Archive for the ‘Contemporary Monasteries’ Category

(Source) A saint has reposed! Elder Ephraim, the former Abbott of Philotheou Monastery and founder of St. Anthony’s Monastery in Arizona (as well as numerous other monasteries), fell asleep in the Lord. The Greek news site linked above states he fell asleep last night, December 7, 2019, at 10pm (the feast of St. Ambrose of Milan).

Εκοιμήθη ο Γέροντας Εφραίμ στην Αριζόνα – Τετάρτη 11 Δεκεμβρίου η Εξόδιος Ακολουθία με πλήθος κόσμου από Ελλάδα και Η.Π.Α.

From the photos it appears he is currently resting in the chapel of St. Panteleimon which is located in the house where he lived at the monastery. His funeral, it states, is set to take place Wednesday, December 11.

If you click here, at the bottom of the article there is a short video of what appears to be one of the fathers reading the Psalter over Elder Ephraim.

To think how many members of his spiritual family in Christ are waiting for him: his spiritual father St. Joseph, his “big brother” St. Ephraim of Katounakia, Elder Arsenios, Gerontissa Makrina, his mother Gerontissa Theophano, his spiritual son Fr. Ephraim from Xerapotamou (who was killed in a car accident)… the list goes on. What a spiritual banquet they will have together!

Pray for him, brothers and sisters, until the Church begins to publicly pray to him. He was a pillar of Orthodoxy, a Shepherd of the last times, an Apostle to an age of apostasy!

May we have his blessing!

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From the geographic desert to the spiritual desert, from a land springing forth spiritual water to a land surrounded by physical water, from a foretaste of Paradise to the Town of Paradise… We have returned to the island of Newfoundland from our pilgrimage to the St. Anthony’s Monastery in Arizona.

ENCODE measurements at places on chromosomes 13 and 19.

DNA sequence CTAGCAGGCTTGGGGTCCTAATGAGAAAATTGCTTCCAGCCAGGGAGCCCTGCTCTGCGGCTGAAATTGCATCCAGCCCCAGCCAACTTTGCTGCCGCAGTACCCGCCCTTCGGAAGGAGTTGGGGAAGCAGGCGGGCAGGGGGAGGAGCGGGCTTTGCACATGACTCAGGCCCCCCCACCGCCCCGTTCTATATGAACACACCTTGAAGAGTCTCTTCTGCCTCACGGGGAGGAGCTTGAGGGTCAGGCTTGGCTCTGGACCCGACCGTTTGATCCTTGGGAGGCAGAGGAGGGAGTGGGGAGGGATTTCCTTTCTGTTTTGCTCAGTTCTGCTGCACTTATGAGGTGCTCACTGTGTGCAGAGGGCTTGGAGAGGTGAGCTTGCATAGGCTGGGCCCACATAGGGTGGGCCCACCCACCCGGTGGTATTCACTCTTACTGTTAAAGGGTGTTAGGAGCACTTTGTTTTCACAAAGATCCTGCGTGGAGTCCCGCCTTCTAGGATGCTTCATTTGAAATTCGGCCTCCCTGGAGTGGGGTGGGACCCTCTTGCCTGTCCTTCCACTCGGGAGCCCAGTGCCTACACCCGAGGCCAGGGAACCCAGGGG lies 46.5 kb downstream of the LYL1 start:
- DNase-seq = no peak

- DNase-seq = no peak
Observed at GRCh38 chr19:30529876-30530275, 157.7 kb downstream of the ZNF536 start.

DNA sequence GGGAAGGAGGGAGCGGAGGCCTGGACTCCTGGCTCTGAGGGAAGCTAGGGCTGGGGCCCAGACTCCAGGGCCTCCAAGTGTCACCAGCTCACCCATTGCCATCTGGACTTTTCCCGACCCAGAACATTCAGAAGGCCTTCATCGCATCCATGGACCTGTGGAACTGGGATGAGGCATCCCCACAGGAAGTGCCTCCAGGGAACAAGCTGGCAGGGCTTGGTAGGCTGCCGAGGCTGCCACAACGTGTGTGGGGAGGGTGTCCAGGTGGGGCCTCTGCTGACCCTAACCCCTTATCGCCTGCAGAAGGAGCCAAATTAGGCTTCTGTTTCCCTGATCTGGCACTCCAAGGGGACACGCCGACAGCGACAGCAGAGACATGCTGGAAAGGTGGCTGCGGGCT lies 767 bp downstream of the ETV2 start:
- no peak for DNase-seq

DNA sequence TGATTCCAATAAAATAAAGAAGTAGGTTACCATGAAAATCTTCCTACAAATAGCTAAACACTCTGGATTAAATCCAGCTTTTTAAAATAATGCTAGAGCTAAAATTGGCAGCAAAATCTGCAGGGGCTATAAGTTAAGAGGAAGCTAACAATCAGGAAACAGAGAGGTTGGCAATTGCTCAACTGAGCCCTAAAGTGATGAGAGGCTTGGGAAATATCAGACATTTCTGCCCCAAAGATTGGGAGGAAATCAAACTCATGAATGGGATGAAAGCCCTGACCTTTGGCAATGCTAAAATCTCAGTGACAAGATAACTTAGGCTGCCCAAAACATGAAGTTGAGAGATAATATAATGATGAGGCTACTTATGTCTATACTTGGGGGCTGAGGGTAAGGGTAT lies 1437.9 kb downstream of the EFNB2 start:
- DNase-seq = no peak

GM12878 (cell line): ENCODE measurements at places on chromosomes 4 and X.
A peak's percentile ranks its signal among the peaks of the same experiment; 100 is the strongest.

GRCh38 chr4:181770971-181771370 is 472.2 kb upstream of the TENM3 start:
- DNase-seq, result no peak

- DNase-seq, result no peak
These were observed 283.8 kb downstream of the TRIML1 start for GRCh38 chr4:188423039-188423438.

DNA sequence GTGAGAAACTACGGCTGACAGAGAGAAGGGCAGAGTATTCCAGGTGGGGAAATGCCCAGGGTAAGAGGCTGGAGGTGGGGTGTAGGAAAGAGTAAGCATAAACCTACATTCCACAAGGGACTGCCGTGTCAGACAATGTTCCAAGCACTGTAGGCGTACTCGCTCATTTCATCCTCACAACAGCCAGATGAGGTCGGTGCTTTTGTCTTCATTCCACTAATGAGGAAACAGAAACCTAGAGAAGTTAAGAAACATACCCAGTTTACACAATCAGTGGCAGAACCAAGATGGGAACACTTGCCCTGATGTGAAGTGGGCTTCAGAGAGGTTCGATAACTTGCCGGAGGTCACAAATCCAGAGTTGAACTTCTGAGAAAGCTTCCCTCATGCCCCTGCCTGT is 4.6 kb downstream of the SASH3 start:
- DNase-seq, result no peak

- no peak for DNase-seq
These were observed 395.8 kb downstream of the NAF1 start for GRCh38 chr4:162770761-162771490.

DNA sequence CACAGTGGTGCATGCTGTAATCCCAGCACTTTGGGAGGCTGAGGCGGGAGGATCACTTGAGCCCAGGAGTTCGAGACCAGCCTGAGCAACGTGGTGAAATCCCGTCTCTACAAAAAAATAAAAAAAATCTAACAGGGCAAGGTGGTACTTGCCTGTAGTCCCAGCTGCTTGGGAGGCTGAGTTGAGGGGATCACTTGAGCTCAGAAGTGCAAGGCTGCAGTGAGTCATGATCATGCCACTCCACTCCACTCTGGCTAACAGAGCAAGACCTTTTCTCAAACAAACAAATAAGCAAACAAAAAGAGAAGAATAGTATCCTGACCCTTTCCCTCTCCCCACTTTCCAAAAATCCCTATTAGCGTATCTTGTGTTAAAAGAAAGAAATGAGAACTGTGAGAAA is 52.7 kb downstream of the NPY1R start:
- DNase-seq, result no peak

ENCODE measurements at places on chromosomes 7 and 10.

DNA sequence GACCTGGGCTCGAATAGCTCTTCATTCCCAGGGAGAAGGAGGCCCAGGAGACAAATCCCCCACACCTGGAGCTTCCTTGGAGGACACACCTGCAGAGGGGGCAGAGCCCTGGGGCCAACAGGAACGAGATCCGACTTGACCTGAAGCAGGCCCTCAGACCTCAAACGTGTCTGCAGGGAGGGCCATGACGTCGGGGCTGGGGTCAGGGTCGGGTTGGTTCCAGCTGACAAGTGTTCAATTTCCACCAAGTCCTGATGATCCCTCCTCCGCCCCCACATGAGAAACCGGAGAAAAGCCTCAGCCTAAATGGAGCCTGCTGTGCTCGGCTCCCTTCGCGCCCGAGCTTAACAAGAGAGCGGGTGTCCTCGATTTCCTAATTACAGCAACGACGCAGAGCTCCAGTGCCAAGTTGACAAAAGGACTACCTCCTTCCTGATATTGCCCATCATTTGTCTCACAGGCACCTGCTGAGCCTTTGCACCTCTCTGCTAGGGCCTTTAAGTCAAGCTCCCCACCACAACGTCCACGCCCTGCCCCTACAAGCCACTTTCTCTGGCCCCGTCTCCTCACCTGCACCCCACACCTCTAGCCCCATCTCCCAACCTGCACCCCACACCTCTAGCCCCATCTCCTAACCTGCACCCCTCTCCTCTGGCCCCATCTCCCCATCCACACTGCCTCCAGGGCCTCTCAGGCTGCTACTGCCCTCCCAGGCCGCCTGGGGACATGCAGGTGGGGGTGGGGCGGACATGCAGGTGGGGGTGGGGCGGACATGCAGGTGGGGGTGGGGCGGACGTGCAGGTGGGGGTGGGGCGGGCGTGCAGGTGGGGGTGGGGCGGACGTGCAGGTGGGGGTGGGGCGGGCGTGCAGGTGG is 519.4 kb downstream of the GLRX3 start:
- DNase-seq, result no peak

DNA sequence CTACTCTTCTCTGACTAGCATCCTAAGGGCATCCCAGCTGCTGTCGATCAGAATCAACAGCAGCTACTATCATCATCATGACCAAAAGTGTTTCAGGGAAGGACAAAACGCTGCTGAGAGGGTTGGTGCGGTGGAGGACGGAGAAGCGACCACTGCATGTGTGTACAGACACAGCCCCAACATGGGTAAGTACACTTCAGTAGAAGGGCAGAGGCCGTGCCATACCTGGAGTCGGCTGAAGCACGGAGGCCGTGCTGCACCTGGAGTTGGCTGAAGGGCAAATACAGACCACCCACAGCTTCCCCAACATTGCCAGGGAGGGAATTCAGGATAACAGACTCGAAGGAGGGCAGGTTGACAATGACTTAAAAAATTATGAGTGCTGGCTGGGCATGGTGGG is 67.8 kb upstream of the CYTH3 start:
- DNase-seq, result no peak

The loving hospitality of the fathers, the peaceful services and the warm sun all helped Fr. John and me recharge our batteries. Walking the grounds, praying in the various chapels and overhearing the whispered words of the Jesus Prayer were welcomed comforts. After so many years in Newfoundland the feeling of being immersed in Orthodoxy has started to wane. It’s not easy to keep one’s whole focus on Christ and it’s made less easy when there are few Orthodox Christians to encourage one another.

20191113_093452We thank God for our little chapel here in a townhouse, for the beautiful Newfoundland scenery, and most especially for the serious Orthodox Christians who make up our small but faithful congregation. However, it’s so important for us to take the time and make the effort to visit monasteries and remember what it is like to be a part of something bigger: bigger than a small flock, bigger than a make-shift chapel, bigger than just you in your own isolated icon corner. Visiting monasteries, seeing the dedicated monastics, meeting new and old friends who live the faith is so necessary to our spiritual well-being, especially when we are otherwise so secluded.

20191114_093202It helps me put things into proper perspective, to realign my priorities, and recall what it was like to live in Greece, in a holy land. Pilgrimages to monasteries helps me to remember that “it’s not the place that sanctifies the person but the person who sanctifies the place”. Which means, it’s my responsibility to live a Christ-centered life whether in the Byzantine city of Thessaloniki or in the rather austere setting of non-Orthodox Newfoundland. Christ is the same “yesterday, today, and forever” (Hebrews 13:8); I have access to Him regardless of where I live so long as I don’t make excuses for myself, I don’t allow myself to be swept away by worldly cares. Visiting St. Anthony’s gives me the courage to pick myself back up and start again, to “seek first the Kingdom of God” (Matt. 6:33) – a goal I too easily lose sight of.

Through the prayers of the holy fathers may we be made worthy to struggle for Christ no matter where we live, who our neighbours are or how isolated we may feel!


May our Christ, Who is the true Light, enlighten and guide the steps of each person who wants to approach Him

–St. Joseph the Hesychast  

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